I don't understand your argument. Krugman has basically said the same thing over and over: the recessionary forces in play are far worse than most people are acknowledging, and thus we need far more stimulus (both fiscal and monetary) than policy makers are advocating. That's not the boy who cried wolf, that's the doctor who correctly diagnosed the problem. Or are you claiming that the fiscal stimulus wasn't 1/3 tax cuts and largely offset by reductions in spending at the state and local government levels?

Angus said...

No sir, showing that the doctor correctly diagnosing the problem would require a controlled experiment with two identical patients, where only one was given the prescribed treatment and that one (and only that one) then was cured.

He's vehemently diagnosing the problem but in no way can we infer his correctness from the observed outcome.

The fact that this is hard to understand is a tribute to how brilliantly Paul is playing his card, and I salute his skills.

If you always say in advance that any proposed policy that you favor is not big enough, then you are never on the hook when those favored policies fail.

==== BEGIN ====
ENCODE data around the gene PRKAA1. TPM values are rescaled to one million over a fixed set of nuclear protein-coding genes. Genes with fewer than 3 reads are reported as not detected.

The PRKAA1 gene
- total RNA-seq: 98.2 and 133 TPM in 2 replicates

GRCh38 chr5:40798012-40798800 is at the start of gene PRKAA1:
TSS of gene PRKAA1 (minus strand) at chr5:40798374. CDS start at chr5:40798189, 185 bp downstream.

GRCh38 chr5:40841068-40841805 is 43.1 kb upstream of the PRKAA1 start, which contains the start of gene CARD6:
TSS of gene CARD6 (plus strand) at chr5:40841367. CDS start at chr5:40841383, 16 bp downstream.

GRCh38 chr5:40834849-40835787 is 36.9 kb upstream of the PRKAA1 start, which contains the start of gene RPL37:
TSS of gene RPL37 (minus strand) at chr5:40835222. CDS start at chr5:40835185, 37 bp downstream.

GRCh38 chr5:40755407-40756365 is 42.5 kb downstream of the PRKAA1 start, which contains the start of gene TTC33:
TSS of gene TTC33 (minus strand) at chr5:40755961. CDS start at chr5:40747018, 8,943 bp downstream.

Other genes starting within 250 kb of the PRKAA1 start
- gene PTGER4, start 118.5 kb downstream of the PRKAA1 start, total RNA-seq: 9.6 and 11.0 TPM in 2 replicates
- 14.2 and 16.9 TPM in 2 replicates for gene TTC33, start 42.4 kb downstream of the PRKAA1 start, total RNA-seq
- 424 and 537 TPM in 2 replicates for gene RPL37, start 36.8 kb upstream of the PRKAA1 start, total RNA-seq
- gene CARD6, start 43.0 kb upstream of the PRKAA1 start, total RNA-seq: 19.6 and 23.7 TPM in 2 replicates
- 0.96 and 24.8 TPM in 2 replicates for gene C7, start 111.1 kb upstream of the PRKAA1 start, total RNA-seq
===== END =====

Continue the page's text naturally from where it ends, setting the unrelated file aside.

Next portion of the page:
It's a great card, that Krugman card.

David said...

I'm with Angus on this one. Krugman's contention is that size matters and he has been beating that drum ad naseum. Compare that to Barro's ex ante diagnosis:

"This is probably the worst bill that has been put forward since the 1930s. I don't know what to say. I mean it's wasting a tremendous amount of money. It has some simplistic theory that I don't think will work, so I don't think the expenditure stuff is going to have the intended effect. I don't think it will expand the economy. And the tax cutting isn't really geared toward incentives. It's not really geared to lowering tax rates; it's more along the lines of throwing money at people. On both sides I think it's garbage."

Now I'm no macro guy, but I'm not sure Krugman is more compelling than Barro.

When I talk to non-economists, the debate is almost always about the size and not the structure -- so Krugman has won the public mind on that point. What's ironic is that Krugman is apoplectic that most economists disagree with him on this point.


And, when it is about structure, it usually framed in redistributive terms, namely "tax cuts for the rich."

So, Angus' point that Krugman has one card that he's playing and playing masterfully, I agree completely.

Dave said...